The restoration of Ms Wrightson’s family painting was a unique experience for our whole team. It all started with Ms Wrightson enquiring via our website and disclosing fascinating details about her much-admired painting. The painting is by 17th Century Dutch artist Aelbert Cuyp and has been in the family for many years through Ms Wrightson’s Grandfather. Unfortunately, over time, the painting had sustained substantial damage and had most recently been sitting alone in a farmhouse.

To properly find out the painting’s current condition and what needed to be done, we arranged with Ms Wrightson to collect the painting and complete an in-depth assessment in our studio. It was during this stage that we made some fascinating finds and receiving an unusual request from our clients…

Studio Assessment

Once in our studio, our team were keen to investigate this painting thoroughly and see what restoration work needed to be done.

The first thing that became apparent was how dirty that painting had become. Due to it being kept in a farmhouse, there was dirt, cobwebs and insects on the front and back of the painting.

As well as the significant build-up of dirt and dust over the painting and frame, the painting had perished varnish which caused the discolouration to the overall appearance.

Our conservators observed that the painting had signs of prior restoration. The previous campaigns of restoration undertaken on the painting did not use techniques that were conservation-friendly (including the use of wooden blocks to repair holes). The repairs were very visually apparent, with large unsightly patches on the back of the painting from previous repairs to numerous tears and punctures.

With regards to the condition of the canvas, it was very brittle and weakened. This as a result, along with the past restoration, contributed to causing unstable paint, flaking and losses of the paint layer.

There was also evidence of prior in-painting in a number of areas, which was not in keeping with the artist’s intention.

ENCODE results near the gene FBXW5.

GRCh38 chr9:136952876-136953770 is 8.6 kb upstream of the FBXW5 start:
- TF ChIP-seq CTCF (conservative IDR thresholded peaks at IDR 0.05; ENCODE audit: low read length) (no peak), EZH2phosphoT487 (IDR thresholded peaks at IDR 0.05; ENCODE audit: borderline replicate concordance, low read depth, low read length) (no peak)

The condition of the frame had fared much better and did not have any major damage. Our clients expressed a wish to clean the frame, remould some areas of lost decoration and gild the frame.

As this painting is very special to Ms Wrightson’s family, they had an unusual request for their artwork and asked if they may be able to assist in any part of the restoration. It would be a unique moment for their family and we were happy to oblige.

Due to the extensive nature of the repairs required on the painting, there were some aspects it would not be possible for Ms Wrightson and her partner to assist with, particularly those involving solvents (our conservators wear custom-fit masks for this work) and the complex repair work. But we were happy to accommodate our clients where possible and involve them in a variety of processes to make the restoration an interesting experience.

After a discussion with our conservators, we formulated a plan for our clients to assist with cleaning to remove dirt and surface contaminants. We had already conducted a series of cleaning tests to determine the best cleaning agent that could be used, and no solvents would be needed.


The painting was first removed from its frame, and an initial dry clean removed the cobwebs, insects, dust and dirt for the frame and back of the painting.

The wooden blocks wedged in between the stretcher bar and the painting were also removed.